Workers injured during wildfire evacuations, Good Samaritans may be eligible for benefits: WCB Alberta
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The Workers’ Compensation Board of Alberta has a number of resources available for employers, and injured workers, impacted by wildfire evacuations in the province.
Fires continue to rage in the province, as just yesterday the northern hamlet of Fort Chipewyan was evacuated as an out-of-control blaze inched closer to the town.
“There’s nobody around,” said Chief Allan Adam of the Athabasca Chipewyan First Nation, whose people are among those ordered out of the remote northeastern community of Fort Chipewyan, population 800. “It was unreal. No sound of kids, no sound of motors. Just the essential services people. That’s it.”
Josee St-Onge of Alberta Wildfire said the province is dealing with 66 wildfires, with 18 out of control. The flames have scorched 11,000 square kilometres of forest. Firefighters continue to arrive from out of province, including 80 from Yukon and British Columbia.
WCB said any worker injured during an evacuation may be eligible for workers’ compensation benefits if the injury is determined to be work-related.
“If you’re not sure if an injury is work-related, call us or submit a claim and we’ll take a look,” it said.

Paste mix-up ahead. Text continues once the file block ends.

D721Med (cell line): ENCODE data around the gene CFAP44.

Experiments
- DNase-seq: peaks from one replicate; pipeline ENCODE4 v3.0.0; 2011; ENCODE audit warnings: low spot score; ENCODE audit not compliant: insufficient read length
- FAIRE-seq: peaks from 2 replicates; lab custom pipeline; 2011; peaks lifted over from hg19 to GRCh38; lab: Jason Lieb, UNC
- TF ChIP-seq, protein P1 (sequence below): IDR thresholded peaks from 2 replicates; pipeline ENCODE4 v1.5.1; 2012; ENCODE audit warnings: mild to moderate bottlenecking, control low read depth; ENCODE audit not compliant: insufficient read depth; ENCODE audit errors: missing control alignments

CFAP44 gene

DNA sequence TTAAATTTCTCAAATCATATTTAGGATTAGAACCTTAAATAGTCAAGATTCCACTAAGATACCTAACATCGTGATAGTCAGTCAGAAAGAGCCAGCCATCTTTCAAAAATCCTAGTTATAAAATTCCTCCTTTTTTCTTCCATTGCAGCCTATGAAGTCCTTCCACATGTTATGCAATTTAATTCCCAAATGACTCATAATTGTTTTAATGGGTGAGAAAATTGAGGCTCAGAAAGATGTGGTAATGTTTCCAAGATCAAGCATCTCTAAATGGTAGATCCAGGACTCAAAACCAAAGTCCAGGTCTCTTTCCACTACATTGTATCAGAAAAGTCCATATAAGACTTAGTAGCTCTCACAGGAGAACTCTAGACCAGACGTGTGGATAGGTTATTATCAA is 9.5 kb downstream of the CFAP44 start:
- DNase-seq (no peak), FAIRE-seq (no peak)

It also noted that, in limited instances, workers are covered for injuries sustained due to smoke inhalation. This fact sheet provides more information.
Good Samaritans may also be eligible for benefits.
“Many people have provided support to citizens evacuating due to the fires,” it said. “We can provide coverage for injuries related to these kind acts when an employer has directed a worker to assist in a non-work related distress situation.” See this fact sheet for more information.
WCB is reminding employers that if their businesses have been impacted by the fires, they can reach out for information on adjusting coverage or assist with any billing inquiries.
For more information and assistance, visit https://www.wcb.ab.ca/about-wcb/whats-new/wildfires.html
With files from the Canadian Press